A Guide to Reclaiming Overpaid Tax

Rough estimates indicate that over 4.3 million people will be eligible for a tax rebate this year, and the BBC estimates that her majesty’s revenue and customs will have to reimburse approximately £1.8 billion in overpaid taxes. In part, this is because people have moved jobs, stopped working or become self-employed mid-way through the financial year, which confuses the complicated system employed by HMRC to calculate tax returns, and results in the government taxing people for money that they haven’t actually earned.

There are a number of other reasons that people over pay their taxes though; sometimes they don’t realize that they can claim money back from special tax allowances, and sometimes they forget to update their PAYE tax code, which HRMC use to calculate your estimated income.

Anybody that’s paid too much tax because they’ve swapped jobs part way through the financial year can claim for a tax rebate immediately. You might also be eligible for a rebate if you work in a profession that benefits from specific tax relief schemes.

If you’re a mechanic, for example, you will be able to claim a rebate for any tools, boots or overalls that you are required to purchase in order to work, but not reimbursed for by your employer. Educational professionals will also be entitled to claim teacher tax rebate on any union fees paid over the course of a financial year, and any sporting equipment bought to facilitate the teaching of P.E. lessons.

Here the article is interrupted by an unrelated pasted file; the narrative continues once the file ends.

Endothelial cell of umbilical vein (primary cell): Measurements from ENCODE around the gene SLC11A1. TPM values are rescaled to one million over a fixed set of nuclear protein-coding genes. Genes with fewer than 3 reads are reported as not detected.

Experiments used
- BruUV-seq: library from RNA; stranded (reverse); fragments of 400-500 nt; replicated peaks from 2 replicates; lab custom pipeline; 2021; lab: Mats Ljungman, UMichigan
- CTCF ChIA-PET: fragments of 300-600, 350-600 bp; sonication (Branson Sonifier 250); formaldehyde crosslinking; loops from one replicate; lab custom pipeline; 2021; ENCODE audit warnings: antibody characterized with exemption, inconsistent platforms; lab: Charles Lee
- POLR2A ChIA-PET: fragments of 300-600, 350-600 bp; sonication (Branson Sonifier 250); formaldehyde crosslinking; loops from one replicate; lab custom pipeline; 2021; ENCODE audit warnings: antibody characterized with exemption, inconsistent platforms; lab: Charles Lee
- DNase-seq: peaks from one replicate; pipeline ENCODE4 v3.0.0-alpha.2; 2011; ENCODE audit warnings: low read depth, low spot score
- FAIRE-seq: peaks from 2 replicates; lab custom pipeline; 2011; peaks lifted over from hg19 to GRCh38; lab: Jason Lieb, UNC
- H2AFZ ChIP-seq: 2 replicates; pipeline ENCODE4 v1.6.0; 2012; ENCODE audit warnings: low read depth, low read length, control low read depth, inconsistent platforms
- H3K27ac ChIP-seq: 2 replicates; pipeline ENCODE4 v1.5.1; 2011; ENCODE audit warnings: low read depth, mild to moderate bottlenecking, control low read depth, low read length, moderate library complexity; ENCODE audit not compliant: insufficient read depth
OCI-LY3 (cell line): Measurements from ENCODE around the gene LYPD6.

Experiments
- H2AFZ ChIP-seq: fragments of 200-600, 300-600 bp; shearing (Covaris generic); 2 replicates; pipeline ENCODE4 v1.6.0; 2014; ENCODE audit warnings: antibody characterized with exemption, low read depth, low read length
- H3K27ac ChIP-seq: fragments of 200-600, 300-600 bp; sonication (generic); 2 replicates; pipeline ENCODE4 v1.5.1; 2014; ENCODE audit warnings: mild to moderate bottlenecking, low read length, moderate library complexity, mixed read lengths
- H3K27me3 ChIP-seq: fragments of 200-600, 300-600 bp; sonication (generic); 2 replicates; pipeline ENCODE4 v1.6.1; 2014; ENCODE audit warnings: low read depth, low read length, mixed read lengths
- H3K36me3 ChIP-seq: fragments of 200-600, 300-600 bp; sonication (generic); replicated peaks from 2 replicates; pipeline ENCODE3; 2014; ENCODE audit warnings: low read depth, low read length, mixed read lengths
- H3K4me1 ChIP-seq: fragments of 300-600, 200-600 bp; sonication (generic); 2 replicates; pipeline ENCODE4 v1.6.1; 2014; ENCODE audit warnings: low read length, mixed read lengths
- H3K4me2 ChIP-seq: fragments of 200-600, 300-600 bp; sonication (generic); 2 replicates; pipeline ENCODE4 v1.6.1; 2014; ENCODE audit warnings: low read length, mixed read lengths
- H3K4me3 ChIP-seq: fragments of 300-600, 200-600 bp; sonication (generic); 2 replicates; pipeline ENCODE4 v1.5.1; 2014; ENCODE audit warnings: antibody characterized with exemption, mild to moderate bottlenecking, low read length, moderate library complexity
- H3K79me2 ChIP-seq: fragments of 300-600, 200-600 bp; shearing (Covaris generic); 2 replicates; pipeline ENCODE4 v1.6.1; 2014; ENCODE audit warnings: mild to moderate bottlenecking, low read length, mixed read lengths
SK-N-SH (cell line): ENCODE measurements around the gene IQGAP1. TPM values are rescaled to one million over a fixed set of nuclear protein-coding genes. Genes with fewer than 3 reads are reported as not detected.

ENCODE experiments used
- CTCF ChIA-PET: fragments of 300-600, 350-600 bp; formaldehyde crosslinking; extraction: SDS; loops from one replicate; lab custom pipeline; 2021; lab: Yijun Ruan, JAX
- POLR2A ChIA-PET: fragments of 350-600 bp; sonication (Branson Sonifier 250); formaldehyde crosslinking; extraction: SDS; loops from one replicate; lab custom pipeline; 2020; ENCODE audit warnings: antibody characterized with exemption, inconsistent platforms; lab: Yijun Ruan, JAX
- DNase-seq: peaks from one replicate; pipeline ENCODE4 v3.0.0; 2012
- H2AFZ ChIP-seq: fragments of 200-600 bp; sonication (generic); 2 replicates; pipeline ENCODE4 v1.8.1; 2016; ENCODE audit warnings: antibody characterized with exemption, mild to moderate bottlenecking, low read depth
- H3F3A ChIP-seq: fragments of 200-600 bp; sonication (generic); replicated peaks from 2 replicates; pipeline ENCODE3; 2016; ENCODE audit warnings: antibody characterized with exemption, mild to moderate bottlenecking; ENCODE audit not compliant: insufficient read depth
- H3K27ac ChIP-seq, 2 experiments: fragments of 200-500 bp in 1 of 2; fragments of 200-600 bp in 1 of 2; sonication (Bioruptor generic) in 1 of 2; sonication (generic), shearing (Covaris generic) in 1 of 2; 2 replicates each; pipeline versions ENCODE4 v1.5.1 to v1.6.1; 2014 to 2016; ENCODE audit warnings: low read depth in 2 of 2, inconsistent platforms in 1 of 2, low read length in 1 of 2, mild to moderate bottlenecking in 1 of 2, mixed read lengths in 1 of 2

People that have been working under an emergency PAYE code can also reclaim any overpaid taxes, as can anyone that was made redundant mid-way through the financial year.

How Do I Begin Reclaiming Overpaid Tax?

If you think you might have overpaid your taxes, and you suspect that you might be eligible for a rebate, the first step is to properly calculate your taxable earnings, and deduct the cost of any expenses covered by relevant tax relief schemes.

Once you know how much tax you should have paid over the course of the financial year, you can compare this number to the amount listed on your p60. If you haven’t been issued with a p60, or the information that it contains is incorrect, you can contact HRMC to find out how much tax you’ve paid in a given financial year.

Once you’ve worked out how much tax you’re owed, you can write to Her Majesty’s Customs and Revenue to file a claim, and begin properly reclaiming your tax. As long as you make a claim within 4 years of the relevant tax year, you should be reimbursed.

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